What if, instead of trying to escape death, we stayed in it? Not to give up on our liberation, on the contrary. But to recognise that we cannot stride confidently towards some determined end of history, for we don’t know what challenges await us there. We will have to see, feel, reconfigure when we get there. What if we do not try to get free by the measure of sovereignty, in the sense of exerting power of mortality to borrow from Achille Mbembe in his Necropolitics, but by rejecting sovereignty and the governance it demands as a whole? Our sociality, our social life and being, would then have to reject the desire to be included in politics – where the political is the public realm where we become sovereign subjects, exerting control over our own and others’ mortality, exerting control over life and death.


No, I believe our liberation may be found in what Fred Moten in his Poetics of the Undercommons (2016) calls a ‘social poetics’ where we collectively make the sociality in which we live and “that sociality in which [we] live is conceived of, in relative terms, as nothing, as something nobody would want or care about” (p.24). I admit, this is bold and daunting. Frankly, our lives are at stake. Yet it also opens possibilities beyond survival.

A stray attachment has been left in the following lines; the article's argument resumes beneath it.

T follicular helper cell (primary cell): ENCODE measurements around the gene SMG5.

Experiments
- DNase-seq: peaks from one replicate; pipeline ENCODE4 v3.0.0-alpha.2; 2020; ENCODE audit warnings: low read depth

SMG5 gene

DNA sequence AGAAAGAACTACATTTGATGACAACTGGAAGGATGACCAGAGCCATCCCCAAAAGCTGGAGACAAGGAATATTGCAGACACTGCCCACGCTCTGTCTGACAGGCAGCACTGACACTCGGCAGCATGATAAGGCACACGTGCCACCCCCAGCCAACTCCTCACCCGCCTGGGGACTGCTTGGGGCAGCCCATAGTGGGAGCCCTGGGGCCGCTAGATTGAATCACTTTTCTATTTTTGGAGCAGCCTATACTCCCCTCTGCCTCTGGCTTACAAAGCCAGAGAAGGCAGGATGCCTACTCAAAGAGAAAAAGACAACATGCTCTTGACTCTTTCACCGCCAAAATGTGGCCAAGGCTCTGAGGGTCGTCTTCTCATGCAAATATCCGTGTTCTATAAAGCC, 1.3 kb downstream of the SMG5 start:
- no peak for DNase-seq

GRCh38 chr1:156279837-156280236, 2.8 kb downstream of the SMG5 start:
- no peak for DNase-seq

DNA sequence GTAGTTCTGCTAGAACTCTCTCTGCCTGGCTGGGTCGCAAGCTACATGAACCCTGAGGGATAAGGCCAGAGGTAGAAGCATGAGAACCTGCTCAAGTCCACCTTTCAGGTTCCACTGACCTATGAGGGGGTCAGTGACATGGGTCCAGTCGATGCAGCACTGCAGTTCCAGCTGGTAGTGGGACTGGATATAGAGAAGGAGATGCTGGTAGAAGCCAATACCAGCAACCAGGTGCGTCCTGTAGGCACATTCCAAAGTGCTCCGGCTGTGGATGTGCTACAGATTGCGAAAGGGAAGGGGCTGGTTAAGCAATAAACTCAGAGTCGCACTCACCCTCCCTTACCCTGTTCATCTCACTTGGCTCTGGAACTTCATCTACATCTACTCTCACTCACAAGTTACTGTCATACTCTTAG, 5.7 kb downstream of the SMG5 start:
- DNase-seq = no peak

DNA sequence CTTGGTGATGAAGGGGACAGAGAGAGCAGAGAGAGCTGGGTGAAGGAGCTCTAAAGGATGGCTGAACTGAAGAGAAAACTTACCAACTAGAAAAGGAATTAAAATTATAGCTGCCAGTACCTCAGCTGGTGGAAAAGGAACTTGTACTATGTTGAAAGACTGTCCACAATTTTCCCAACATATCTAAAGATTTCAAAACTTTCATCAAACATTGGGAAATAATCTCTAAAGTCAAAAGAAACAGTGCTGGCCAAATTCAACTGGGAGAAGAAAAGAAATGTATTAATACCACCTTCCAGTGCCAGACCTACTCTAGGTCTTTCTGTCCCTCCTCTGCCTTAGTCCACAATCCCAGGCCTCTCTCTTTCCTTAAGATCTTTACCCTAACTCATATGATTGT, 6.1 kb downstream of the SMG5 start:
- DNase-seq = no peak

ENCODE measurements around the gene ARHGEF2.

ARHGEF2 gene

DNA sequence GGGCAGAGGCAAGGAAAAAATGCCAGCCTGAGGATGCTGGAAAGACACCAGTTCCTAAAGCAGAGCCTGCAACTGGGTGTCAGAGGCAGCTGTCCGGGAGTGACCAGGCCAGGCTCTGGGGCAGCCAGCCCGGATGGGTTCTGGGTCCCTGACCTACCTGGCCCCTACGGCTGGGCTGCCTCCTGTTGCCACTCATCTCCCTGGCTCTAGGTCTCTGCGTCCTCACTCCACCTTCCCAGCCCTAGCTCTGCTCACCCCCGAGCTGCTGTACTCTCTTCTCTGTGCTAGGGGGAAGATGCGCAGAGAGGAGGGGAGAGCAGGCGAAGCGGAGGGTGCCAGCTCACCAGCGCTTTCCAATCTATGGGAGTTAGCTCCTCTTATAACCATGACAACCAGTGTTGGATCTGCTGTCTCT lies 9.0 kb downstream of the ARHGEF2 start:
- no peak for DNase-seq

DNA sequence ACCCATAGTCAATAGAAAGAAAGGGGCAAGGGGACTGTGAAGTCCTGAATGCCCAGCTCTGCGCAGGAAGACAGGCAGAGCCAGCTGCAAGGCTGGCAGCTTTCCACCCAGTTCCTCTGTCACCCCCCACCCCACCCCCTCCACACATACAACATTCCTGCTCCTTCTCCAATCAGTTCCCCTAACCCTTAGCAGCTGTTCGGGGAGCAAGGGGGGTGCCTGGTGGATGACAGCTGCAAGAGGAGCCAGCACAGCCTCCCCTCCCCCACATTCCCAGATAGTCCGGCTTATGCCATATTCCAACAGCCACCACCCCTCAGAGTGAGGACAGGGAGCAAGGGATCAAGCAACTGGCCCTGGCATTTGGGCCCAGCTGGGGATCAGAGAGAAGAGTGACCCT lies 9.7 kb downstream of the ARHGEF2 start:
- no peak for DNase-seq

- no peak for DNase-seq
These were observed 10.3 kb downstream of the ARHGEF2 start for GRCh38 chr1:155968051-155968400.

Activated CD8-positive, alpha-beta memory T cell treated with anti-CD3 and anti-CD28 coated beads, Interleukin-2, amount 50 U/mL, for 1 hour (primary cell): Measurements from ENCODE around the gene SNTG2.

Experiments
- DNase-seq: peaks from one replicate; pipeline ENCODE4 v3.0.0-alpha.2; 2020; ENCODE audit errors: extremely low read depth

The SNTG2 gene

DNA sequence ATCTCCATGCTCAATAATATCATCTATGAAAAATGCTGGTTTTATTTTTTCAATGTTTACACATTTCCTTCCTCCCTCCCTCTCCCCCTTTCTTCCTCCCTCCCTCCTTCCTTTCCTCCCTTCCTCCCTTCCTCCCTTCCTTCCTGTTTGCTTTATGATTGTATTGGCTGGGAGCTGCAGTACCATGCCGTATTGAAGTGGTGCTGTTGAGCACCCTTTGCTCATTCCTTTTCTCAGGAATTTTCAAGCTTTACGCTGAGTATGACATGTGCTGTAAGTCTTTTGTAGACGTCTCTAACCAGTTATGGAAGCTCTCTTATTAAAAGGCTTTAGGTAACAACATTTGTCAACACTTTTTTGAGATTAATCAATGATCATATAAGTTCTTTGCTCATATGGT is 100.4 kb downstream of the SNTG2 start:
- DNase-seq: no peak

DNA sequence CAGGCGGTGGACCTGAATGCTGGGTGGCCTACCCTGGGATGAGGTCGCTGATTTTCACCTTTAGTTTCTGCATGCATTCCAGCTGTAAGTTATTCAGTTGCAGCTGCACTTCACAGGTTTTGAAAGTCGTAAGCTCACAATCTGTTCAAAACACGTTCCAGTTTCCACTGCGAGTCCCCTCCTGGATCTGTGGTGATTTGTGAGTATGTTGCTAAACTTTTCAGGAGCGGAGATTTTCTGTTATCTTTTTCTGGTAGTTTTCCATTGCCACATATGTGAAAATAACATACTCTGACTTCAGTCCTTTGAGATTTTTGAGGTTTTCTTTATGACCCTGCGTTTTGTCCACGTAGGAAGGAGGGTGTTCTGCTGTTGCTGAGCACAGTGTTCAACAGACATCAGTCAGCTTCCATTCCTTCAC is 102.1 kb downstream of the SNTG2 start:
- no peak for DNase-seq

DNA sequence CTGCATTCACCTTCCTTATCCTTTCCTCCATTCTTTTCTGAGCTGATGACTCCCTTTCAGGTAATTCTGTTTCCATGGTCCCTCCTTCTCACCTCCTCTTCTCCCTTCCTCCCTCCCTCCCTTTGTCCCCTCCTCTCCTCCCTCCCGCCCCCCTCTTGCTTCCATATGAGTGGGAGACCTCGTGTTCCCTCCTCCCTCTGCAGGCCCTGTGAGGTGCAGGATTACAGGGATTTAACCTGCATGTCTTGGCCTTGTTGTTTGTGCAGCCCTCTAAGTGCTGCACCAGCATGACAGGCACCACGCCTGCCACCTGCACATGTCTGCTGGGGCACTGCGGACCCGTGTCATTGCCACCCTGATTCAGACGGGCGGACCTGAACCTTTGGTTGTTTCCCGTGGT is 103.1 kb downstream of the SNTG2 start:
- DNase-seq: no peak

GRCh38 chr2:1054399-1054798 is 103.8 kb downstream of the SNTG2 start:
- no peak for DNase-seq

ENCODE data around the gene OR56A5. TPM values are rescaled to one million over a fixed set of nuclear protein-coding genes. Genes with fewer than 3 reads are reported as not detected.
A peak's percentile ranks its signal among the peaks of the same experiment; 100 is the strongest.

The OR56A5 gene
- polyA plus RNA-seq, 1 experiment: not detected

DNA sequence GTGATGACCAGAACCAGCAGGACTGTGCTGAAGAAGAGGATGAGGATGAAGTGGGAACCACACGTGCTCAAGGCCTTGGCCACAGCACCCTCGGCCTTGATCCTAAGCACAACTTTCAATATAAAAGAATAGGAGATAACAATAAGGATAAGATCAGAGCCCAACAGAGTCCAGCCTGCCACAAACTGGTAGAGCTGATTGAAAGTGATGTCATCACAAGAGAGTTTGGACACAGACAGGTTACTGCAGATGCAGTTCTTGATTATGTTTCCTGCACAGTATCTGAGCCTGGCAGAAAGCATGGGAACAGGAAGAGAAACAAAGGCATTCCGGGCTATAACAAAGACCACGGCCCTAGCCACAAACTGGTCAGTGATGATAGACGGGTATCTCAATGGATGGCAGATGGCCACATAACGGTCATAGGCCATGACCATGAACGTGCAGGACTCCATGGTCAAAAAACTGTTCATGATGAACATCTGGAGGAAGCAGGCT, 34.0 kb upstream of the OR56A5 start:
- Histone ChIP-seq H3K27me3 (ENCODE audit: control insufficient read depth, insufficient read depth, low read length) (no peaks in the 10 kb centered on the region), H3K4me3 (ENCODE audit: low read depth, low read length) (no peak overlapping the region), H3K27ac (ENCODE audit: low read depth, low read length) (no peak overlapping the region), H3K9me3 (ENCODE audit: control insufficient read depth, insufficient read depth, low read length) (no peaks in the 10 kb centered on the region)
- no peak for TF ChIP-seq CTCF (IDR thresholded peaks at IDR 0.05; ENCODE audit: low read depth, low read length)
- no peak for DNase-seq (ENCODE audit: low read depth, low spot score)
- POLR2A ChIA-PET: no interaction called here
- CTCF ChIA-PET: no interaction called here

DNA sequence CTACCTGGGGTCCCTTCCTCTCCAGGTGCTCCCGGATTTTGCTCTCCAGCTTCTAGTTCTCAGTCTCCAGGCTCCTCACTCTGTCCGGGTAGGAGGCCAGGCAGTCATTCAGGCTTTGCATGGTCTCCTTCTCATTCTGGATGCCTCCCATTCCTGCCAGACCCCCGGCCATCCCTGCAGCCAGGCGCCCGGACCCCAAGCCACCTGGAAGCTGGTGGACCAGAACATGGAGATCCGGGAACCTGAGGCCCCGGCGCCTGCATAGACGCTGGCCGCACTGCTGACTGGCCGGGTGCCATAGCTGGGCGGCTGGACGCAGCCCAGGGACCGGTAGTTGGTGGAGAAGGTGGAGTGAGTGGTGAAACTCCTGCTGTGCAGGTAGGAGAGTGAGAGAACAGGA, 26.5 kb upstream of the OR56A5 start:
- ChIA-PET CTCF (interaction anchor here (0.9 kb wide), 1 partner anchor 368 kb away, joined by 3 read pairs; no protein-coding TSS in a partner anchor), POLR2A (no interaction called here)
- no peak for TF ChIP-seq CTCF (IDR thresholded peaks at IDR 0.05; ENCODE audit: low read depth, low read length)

I am tired. We are tired. What we are doing now does not seem to be working, it is a temporary alleviation, but we stay stuck in the same political game played against us. It is what Audre Lorde would call ‘a constant drain of energy’ not used to redefine ourselves. We stay pleading and bargaining our humanity and aliveness to systems that have long decided we are dead and that our death is their life. Black, Queer, and poor, if this is life, I want no part in it. So I ask, how do we live? What would it mean for us to disengage, en masse? To look at the political order and proclaim that we want no part in that? To stay undecided and unengaged when the moment we give into the political we have fed the beast that will devour us whole?


In the words of the poetic force that is the incomparable poet June Jordan:


And who will join in this standing up
and the ones who stood without sweet company
will sing and sing
back into the mountains and
if necessary
even under the sea
 
we are the ones we have been waiting for

 

We are already here. We are the ones we have been waiting for. What shall we make of it?


---

Lukas Ziel (@a.tired.arsonist_) is a Brazilian-German Sociology MA student based in Amsterdam, with a background in Sociology and Aesthetics. Their writing engages with the intersections of Blackness, gender/queerness, coloniality/modernity, and phenomenology, synthesizing these dynamics into a cohesive exploration of unified experience.